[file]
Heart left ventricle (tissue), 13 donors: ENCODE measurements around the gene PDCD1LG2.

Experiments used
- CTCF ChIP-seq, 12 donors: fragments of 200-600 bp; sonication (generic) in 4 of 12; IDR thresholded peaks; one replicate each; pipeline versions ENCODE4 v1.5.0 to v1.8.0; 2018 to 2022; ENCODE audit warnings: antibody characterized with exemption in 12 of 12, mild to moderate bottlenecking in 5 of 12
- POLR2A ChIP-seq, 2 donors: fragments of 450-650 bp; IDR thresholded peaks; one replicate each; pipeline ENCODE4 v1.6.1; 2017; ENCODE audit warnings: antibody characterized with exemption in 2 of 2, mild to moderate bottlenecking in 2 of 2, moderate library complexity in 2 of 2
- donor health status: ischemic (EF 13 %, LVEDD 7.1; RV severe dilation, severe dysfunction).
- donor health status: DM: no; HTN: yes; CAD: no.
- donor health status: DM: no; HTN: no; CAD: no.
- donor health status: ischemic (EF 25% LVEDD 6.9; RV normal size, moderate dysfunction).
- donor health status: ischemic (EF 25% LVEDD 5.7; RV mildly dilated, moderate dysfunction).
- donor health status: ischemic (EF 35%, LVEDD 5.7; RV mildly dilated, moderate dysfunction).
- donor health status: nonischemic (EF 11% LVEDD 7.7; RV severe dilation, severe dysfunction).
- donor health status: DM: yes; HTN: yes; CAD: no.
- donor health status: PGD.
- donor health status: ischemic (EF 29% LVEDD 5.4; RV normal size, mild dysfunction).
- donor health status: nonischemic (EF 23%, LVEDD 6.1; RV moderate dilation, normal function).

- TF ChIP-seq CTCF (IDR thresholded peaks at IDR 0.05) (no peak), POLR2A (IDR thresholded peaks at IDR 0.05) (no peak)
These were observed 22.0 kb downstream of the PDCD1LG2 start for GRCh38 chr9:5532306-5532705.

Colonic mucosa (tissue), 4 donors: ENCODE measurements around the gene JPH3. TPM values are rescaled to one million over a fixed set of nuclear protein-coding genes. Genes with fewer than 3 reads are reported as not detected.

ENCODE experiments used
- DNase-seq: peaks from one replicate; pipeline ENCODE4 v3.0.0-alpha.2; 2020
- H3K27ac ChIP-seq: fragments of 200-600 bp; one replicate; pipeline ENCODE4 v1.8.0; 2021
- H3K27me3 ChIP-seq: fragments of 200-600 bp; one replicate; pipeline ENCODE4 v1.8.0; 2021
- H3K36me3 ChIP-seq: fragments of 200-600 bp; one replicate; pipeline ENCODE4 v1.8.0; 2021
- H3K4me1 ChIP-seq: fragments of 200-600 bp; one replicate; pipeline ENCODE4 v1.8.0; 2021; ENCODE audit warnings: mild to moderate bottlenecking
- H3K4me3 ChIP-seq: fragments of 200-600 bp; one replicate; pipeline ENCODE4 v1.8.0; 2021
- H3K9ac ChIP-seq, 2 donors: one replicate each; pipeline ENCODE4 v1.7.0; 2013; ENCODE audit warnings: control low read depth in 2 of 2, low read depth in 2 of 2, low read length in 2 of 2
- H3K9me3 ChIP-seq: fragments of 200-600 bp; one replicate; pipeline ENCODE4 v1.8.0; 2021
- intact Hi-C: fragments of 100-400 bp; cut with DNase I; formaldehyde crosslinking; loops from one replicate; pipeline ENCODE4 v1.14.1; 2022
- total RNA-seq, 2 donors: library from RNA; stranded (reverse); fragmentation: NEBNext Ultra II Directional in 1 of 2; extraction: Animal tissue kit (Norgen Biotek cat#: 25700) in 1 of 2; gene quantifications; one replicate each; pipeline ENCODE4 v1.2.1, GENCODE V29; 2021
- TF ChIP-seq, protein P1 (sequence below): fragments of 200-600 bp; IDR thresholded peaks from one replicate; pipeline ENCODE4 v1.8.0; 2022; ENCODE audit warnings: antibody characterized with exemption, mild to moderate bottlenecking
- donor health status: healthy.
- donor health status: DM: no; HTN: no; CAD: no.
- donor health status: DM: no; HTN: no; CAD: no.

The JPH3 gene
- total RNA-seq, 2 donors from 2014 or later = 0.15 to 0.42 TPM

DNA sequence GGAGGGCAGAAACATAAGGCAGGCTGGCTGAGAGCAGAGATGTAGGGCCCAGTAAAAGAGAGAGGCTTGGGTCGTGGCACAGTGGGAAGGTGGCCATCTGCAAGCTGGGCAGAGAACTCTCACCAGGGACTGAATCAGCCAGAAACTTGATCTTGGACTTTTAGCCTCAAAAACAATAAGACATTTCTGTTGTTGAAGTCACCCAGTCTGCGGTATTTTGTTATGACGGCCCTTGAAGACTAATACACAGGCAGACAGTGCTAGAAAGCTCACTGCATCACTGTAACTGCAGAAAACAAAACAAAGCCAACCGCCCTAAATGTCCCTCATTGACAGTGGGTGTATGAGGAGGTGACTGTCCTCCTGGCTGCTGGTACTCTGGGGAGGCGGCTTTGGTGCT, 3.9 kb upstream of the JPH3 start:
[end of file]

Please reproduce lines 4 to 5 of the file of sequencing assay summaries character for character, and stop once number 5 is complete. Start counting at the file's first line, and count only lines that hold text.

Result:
- POLR2A ChIP-seq, 2 donors: fragments of 450-650 bp; IDR thresholded peaks; one replicate each; pipeline ENCODE4 v1.6.1; 2017; ENCODE audit warnings: antibody characterized with exemption in 2 of 2, mild to moderate bottlenecking in 2 of 2, moderate library complexity in 2 of 2
- donor health status: ischemic (EF 13 %, LVEDD 7.1; RV severe dilation, severe dysfunction).